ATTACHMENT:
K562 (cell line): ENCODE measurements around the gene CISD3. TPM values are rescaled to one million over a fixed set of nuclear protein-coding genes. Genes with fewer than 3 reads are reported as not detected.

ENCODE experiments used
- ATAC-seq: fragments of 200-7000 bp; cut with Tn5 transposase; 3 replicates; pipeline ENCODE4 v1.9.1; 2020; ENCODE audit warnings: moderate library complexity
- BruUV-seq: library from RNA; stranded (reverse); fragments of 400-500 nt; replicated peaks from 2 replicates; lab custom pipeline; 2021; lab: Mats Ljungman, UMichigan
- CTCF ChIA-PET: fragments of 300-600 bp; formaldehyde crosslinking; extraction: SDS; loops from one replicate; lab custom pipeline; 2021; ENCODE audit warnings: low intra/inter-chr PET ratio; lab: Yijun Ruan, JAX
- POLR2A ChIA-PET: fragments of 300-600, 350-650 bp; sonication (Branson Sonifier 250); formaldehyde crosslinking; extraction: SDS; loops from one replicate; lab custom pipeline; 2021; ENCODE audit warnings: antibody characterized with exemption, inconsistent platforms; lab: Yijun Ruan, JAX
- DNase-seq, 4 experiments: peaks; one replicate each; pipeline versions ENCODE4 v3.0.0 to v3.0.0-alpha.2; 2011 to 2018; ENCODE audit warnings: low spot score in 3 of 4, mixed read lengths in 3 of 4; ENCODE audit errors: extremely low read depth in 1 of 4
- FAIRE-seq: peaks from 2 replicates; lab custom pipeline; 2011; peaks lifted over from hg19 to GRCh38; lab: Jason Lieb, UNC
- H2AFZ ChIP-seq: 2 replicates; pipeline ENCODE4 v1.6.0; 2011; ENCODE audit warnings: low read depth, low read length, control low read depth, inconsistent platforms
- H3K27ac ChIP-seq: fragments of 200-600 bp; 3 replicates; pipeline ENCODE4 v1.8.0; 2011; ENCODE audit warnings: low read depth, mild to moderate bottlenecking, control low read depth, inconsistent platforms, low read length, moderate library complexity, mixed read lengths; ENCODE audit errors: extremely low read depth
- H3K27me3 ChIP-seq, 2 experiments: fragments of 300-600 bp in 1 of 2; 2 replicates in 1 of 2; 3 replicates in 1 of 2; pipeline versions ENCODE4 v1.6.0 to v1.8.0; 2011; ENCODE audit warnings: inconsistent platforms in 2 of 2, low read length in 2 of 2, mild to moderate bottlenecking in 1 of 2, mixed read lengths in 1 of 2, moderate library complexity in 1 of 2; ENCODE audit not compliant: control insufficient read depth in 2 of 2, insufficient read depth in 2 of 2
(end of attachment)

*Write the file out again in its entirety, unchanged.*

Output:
K562 (cell line): ENCODE measurements around the gene CISD3. TPM values are rescaled to one million over a fixed set of nuclear protein-coding genes. Genes with fewer than 3 reads are reported as not detected.

ENCODE experiments used
- ATAC-seq: fragments of 200-7000 bp; cut with Tn5 transposase; 3 replicates; pipeline ENCODE4 v1.9.1; 2020; ENCODE audit warnings: moderate library complexity
- BruUV-seq: library from RNA; stranded (reverse); fragments of 400-500 nt; replicated peaks from 2 replicates; lab custom pipeline; 2021; lab: Mats Ljungman, UMichigan
- CTCF ChIA-PET: fragments of 300-600 bp; formaldehyde crosslinking; extraction: SDS; loops from one replicate; lab custom pipeline; 2021; ENCODE audit warnings: low intra/inter-chr PET ratio; lab: Yijun Ruan, JAX
- POLR2A ChIA-PET: fragments of 300-600, 350-650 bp; sonication (Branson Sonifier 250); formaldehyde crosslinking; extraction: SDS; loops from one replicate; lab custom pipeline; 2021; ENCODE audit warnings: antibody characterized with exemption, inconsistent platforms; lab: Yijun Ruan, JAX
- DNase-seq, 4 experiments: peaks; one replicate each; pipeline versions ENCODE4 v3.0.0 to v3.0.0-alpha.2; 2011 to 2018; ENCODE audit warnings: low spot score in 3 of 4, mixed read lengths in 3 of 4; ENCODE audit errors: extremely low read depth in 1 of 4
- FAIRE-seq: peaks from 2 replicates; lab custom pipeline; 2011; peaks lifted over from hg19 to GRCh38; lab: Jason Lieb, UNC
- H2AFZ ChIP-seq: 2 replicates; pipeline ENCODE4 v1.6.0; 2011; ENCODE audit warnings: low read depth, low read length, control low read depth, inconsistent platforms
- H3K27ac ChIP-seq: fragments of 200-600 bp; 3 replicates; pipeline ENCODE4 v1.8.0; 2011; ENCODE audit warnings: low read depth, mild to moderate bottlenecking, control low read depth, inconsistent platforms, low read length, moderate library complexity, mixed read lengths; ENCODE audit errors: extremely low read depth
- H3K27me3 ChIP-seq, 2 experiments: fragments of 300-600 bp in 1 of 2; 2 replicates in 1 of 2; 3 replicates in 1 of 2; pipeline versions ENCODE4 v1.6.0 to v1.8.0; 2011; ENCODE audit warnings: inconsistent platforms in 2 of 2, low read length in 2 of 2, mild to moderate bottlenecking in 1 of 2, mixed read lengths in 1 of 2, moderate library complexity in 1 of 2; ENCODE audit not compliant: control insufficient read depth in 2 of 2, insufficient read depth in 2 of 2